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First-Of-Its-Kind Program Helps Firefighters, Most Of Whom Are Part-Time, With Health Care Costs

MINNEAPOLIS (WCCO) -- A new state-funded program offers physical and mental health support for 20,000 firefighters in Minnesota who face heightened risk for cancer and cardiovascular conditions, an effort supporters praise as much-needed assistance for people who put their life on the line serving others.

The Minnesota Legislature last year approved $8 million in grants over two years for the Hometown Heroes Assistance Program to the Minnesota Firefighter Initiative, which calls the move by lawmakers the "most comprehensive firefighter well-being legislation in the nation."

It offers firefighters and their families access to mental health visits with trained clinicians to tackle PTSD and emotional trauma; funds more trainings on occupational health risks; and offers critical illness insurance to every firefighter in the state, regardless if they are volunteer, part-time or full-time.

That also includes up to $20,000 for expenses that insurance doesn't cover.

About 90% of firefighters in Minnesota aren't career firefighters and therefore don't get health benefits for that work. But the program allows them to get coverage for diagnoses of cancer, cardiovascular diseases, or other critical illnesses.

The program since December has approved illness claims for 15 firefighters with 23 pending, said Wayne Kewitsch, executive director of MnFire who spent 25 years as a firefighter, most recently as Richfield's fire chief.

"I receive one to two calls a week from firefighters across the state that have been diagnosed with cancer," Kewitsch said, who has endured health issues of his own with four sudden heart attacks in the last 18 months. "Prior to taking this job I had no idea the level the incidence of cancer in the fire service."

Data on types of cancer and firefighters' risk varies, said Dr. Zeke McKinney, who specializes in occupational and environmental medicine at HealthPartners. But the risk of cancer overall is elevated.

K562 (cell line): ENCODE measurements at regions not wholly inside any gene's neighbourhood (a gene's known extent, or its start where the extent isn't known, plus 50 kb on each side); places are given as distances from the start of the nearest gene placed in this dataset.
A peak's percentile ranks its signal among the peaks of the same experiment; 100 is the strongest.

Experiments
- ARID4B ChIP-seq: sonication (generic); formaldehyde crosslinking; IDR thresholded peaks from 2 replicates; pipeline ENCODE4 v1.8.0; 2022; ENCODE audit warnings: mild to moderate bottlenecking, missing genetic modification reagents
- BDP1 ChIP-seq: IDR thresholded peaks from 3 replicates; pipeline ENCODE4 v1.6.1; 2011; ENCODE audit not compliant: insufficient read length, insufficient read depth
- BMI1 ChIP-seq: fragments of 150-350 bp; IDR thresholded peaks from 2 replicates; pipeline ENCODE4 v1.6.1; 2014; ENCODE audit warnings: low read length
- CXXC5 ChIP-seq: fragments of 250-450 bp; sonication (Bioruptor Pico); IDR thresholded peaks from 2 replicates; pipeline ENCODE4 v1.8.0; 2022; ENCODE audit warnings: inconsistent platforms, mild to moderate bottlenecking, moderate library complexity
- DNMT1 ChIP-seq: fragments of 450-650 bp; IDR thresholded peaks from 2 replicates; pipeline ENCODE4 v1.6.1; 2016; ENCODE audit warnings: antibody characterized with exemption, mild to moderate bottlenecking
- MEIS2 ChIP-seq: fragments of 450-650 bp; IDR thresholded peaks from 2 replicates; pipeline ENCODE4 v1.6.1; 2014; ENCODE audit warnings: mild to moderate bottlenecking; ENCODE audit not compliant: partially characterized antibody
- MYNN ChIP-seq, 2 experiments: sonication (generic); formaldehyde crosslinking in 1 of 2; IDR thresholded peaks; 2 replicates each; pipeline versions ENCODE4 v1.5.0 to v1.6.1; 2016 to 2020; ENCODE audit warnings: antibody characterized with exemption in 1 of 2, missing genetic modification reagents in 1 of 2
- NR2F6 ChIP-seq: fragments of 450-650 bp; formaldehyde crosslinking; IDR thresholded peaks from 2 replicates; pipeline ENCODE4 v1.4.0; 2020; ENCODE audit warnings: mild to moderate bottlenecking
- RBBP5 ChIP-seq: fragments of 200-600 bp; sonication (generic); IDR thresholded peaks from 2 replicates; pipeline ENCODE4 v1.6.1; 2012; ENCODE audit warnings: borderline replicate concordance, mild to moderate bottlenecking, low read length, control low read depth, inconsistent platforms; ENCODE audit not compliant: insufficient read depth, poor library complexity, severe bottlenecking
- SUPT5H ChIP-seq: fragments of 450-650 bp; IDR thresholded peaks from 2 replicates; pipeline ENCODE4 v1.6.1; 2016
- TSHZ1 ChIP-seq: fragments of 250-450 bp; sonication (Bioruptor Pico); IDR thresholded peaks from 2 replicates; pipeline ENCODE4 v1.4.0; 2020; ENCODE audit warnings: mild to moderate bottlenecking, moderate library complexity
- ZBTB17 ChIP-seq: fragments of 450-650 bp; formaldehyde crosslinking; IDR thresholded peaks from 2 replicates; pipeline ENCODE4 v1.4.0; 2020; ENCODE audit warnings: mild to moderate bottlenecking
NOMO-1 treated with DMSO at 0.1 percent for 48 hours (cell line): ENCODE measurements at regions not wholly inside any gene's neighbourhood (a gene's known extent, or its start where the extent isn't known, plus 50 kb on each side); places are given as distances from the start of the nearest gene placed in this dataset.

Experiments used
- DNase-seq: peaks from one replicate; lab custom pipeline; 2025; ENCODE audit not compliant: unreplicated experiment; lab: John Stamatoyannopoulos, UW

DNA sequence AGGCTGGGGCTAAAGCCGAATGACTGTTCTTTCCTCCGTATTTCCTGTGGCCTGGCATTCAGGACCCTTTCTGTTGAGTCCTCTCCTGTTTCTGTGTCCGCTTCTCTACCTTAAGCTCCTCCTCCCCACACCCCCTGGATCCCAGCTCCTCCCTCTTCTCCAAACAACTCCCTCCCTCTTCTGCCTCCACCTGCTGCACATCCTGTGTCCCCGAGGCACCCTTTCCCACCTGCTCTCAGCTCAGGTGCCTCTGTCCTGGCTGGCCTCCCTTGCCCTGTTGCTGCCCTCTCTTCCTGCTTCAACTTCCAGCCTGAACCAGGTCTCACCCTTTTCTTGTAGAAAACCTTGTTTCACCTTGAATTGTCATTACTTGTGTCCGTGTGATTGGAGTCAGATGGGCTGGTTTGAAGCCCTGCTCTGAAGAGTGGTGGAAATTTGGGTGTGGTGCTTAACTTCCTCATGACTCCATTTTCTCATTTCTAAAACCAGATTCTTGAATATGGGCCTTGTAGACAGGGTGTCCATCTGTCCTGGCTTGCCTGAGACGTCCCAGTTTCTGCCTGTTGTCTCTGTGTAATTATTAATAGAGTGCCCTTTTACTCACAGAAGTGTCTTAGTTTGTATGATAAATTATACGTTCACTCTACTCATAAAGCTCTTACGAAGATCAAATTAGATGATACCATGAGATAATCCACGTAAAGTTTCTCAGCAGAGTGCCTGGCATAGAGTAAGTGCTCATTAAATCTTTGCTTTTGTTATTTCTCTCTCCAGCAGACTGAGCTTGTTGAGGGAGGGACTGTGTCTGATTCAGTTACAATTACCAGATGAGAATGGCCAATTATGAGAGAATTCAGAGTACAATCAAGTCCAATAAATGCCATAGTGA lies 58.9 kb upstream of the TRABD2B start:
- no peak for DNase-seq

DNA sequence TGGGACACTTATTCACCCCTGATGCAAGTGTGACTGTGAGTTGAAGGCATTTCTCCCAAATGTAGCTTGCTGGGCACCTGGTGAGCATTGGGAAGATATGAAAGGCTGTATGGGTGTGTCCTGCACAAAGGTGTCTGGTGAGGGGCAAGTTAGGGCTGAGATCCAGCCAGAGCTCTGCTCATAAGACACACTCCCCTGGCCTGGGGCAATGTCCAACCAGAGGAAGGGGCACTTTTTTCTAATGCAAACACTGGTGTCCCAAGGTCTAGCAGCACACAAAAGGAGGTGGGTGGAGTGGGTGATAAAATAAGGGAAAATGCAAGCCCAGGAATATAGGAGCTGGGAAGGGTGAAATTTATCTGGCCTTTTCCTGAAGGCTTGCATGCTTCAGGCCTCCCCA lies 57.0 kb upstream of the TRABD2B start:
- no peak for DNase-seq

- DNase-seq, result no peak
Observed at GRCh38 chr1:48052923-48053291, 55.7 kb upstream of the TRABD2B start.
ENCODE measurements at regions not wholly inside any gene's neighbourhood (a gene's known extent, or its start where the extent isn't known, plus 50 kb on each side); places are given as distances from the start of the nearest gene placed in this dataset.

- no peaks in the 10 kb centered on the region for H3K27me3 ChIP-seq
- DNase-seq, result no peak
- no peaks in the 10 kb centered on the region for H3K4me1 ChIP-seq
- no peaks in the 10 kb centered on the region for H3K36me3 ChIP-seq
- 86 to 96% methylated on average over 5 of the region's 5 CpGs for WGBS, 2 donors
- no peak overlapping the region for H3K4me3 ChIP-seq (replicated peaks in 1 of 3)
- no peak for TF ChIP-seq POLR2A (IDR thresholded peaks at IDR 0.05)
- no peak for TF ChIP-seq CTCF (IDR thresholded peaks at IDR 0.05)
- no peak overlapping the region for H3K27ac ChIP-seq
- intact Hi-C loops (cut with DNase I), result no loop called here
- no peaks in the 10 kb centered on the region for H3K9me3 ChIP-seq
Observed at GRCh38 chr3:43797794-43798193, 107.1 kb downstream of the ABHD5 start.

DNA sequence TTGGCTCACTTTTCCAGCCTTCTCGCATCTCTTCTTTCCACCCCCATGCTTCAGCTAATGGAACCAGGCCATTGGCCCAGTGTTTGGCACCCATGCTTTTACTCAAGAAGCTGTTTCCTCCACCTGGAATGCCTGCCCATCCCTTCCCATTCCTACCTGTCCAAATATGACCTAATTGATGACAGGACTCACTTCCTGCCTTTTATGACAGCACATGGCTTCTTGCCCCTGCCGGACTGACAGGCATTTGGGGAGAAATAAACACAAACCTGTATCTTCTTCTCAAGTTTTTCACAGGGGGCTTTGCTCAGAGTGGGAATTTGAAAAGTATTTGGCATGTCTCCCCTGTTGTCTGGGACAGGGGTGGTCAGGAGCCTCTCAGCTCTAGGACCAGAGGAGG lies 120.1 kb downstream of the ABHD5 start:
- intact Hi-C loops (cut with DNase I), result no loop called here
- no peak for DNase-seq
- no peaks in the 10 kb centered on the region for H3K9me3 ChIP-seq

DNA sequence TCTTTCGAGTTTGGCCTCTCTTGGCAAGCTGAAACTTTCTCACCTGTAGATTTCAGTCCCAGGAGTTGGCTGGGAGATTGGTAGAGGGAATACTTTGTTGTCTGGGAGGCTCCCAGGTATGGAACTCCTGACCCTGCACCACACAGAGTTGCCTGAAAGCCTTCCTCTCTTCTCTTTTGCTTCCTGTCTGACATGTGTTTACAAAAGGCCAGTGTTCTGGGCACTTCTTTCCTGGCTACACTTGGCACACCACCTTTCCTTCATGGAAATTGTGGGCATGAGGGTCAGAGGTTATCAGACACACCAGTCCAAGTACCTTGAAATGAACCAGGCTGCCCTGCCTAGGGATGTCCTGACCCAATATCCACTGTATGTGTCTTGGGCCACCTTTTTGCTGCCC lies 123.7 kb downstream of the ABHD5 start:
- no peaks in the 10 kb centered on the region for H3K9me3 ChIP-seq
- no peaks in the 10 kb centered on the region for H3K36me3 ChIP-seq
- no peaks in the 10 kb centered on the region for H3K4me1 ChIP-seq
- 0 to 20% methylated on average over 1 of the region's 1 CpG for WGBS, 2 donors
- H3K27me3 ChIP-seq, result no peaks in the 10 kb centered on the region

He said education on the occupational hazards is critical not only for the firefighters, but also some physicians who might not be aware of those dangers that can cause serious health problems.

"As a consequence, when a firefighter says, 'hey maybe I need some types of screening earlier than the general population,' they can't get it or they get a lot of pushback for it," he said. "There needs to be additional training for medical providers about how to appropriately screen firefighters and to be aware of the hazards because the hazards in their occupation are much greater than most."

Kewitsch says his organization's goal is to decrease the health risks—through education and assistance—so firefighters have the same incidence of cancer, emotional trauma and other illness as the general public.

Christian Worby, a 42-year-old firefighter at the Coon Rapids Fire Department, was diagnosed with Multiple myeloma, a rare cancer impacting white blood cells. He's among the those who so far have benefitted from the program, which helps him to afford trips to Mayo Clinic for treatment and extra costs.

When he heard about what assistance was available, he was "blown away."

"It's an expense that just keeps on occurring year after year," he said of ongoing treatment in the future. "So it's excellent to have that extra financial support."

But for him, it's more than just the money.

"I think to have legislation like this really makes you feel like they've got your back to an extent, like people are actually working to provide this additional support," he said. "It means a lot."

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